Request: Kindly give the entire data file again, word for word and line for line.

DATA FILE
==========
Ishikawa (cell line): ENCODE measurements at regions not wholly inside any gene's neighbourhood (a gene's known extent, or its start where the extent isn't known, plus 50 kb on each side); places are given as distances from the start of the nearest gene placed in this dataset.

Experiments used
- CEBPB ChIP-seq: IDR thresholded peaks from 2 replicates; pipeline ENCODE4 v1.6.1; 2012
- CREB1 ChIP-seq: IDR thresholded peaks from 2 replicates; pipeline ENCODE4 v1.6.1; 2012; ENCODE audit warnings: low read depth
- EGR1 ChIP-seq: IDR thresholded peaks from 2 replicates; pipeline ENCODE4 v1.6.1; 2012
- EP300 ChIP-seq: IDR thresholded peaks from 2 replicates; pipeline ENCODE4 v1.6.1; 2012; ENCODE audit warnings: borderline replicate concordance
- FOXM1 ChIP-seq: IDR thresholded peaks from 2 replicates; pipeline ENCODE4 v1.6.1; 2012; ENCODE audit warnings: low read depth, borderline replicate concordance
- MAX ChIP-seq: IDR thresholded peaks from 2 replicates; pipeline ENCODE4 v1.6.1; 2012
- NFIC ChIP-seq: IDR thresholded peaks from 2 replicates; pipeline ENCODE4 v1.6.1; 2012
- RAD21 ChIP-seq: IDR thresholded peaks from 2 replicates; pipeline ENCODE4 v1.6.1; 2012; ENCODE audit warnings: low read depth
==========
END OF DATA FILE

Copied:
Ishikawa (cell line): ENCODE measurements at regions not wholly inside any gene's neighbourhood (a gene's known extent, or its start where the extent isn't known, plus 50 kb on each side); places are given as distances from the start of the nearest gene placed in this dataset.

Experiments used
- CEBPB ChIP-seq: IDR thresholded peaks from 2 replicates; pipeline ENCODE4 v1.6.1; 2012
- CREB1 ChIP-seq: IDR thresholded peaks from 2 replicates; pipeline ENCODE4 v1.6.1; 2012; ENCODE audit warnings: low read depth
- EGR1 ChIP-seq: IDR thresholded peaks from 2 replicates; pipeline ENCODE4 v1.6.1; 2012
- EP300 ChIP-seq: IDR thresholded peaks from 2 replicates; pipeline ENCODE4 v1.6.1; 2012; ENCODE audit warnings: borderline replicate concordance
- FOXM1 ChIP-seq: IDR thresholded peaks from 2 replicates; pipeline ENCODE4 v1.6.1; 2012; ENCODE audit warnings: low read depth, borderline replicate concordance
- MAX ChIP-seq: IDR thresholded peaks from 2 replicates; pipeline ENCODE4 v1.6.1; 2012
- NFIC ChIP-seq: IDR thresholded peaks from 2 replicates; pipeline ENCODE4 v1.6.1; 2012
- RAD21 ChIP-seq: IDR thresholded peaks from 2 replicates; pipeline ENCODE4 v1.6.1; 2012; ENCODE audit warnings: low read depth